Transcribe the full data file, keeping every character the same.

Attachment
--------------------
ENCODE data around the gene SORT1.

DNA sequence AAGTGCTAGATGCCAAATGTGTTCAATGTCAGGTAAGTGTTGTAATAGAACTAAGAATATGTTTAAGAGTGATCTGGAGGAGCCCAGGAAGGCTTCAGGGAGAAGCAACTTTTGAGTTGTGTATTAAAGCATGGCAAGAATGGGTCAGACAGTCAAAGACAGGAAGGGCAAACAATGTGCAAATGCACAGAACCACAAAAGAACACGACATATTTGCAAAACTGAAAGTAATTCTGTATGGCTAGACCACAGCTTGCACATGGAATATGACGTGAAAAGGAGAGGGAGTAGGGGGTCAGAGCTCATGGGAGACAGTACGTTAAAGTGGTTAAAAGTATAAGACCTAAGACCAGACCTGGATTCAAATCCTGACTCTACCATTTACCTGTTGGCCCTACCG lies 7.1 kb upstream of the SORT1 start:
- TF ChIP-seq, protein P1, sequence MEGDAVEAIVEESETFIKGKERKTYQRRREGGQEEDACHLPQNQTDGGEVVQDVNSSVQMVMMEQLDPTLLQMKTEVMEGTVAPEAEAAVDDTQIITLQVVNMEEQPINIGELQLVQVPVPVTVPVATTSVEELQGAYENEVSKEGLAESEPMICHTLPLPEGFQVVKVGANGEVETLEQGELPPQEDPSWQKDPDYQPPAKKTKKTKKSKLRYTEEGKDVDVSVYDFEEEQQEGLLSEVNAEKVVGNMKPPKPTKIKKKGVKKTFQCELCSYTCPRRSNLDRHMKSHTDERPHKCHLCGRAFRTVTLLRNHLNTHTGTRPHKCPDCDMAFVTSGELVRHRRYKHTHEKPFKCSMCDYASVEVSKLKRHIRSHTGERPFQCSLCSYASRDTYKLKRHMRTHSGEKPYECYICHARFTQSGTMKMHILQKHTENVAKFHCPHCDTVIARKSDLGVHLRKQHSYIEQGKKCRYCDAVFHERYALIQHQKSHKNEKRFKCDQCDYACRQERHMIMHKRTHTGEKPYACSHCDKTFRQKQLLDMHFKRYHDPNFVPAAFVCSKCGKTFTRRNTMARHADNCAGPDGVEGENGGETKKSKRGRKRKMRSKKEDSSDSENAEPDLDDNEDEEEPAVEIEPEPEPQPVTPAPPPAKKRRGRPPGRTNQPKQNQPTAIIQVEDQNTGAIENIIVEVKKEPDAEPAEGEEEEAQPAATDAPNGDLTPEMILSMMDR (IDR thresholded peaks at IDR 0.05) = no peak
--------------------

ENCODE data around the gene SORT1.

DNA sequence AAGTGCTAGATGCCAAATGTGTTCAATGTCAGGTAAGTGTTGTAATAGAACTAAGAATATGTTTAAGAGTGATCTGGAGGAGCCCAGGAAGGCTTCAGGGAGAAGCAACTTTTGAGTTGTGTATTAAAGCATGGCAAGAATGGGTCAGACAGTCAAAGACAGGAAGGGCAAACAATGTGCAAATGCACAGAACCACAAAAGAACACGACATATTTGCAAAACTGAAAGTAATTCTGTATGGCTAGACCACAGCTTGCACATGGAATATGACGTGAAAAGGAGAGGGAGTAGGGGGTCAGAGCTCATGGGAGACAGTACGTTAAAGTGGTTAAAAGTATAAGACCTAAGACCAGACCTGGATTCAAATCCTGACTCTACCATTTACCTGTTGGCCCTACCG lies 7.1 kb upstream of the SORT1 start:
- TF ChIP-seq, protein P1, sequence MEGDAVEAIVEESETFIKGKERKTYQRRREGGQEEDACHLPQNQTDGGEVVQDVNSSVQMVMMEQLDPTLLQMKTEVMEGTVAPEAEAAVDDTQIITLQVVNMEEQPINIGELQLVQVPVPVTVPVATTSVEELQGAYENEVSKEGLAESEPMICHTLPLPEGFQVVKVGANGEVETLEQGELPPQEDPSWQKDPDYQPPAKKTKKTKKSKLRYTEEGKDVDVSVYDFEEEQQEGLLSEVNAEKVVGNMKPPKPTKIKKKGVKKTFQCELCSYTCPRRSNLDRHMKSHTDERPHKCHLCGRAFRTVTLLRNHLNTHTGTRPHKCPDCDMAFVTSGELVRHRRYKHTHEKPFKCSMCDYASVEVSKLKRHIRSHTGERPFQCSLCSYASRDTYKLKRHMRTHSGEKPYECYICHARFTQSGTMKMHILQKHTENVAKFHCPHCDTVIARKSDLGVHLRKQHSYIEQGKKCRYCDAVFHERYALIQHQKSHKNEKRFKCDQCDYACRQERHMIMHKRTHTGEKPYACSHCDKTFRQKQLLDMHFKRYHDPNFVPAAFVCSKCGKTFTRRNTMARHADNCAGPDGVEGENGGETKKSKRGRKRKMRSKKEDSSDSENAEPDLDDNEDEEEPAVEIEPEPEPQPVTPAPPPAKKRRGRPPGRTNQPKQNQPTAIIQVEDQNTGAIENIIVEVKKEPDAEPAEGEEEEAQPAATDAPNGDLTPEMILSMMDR (IDR thresholded peaks at IDR 0.05) = no peak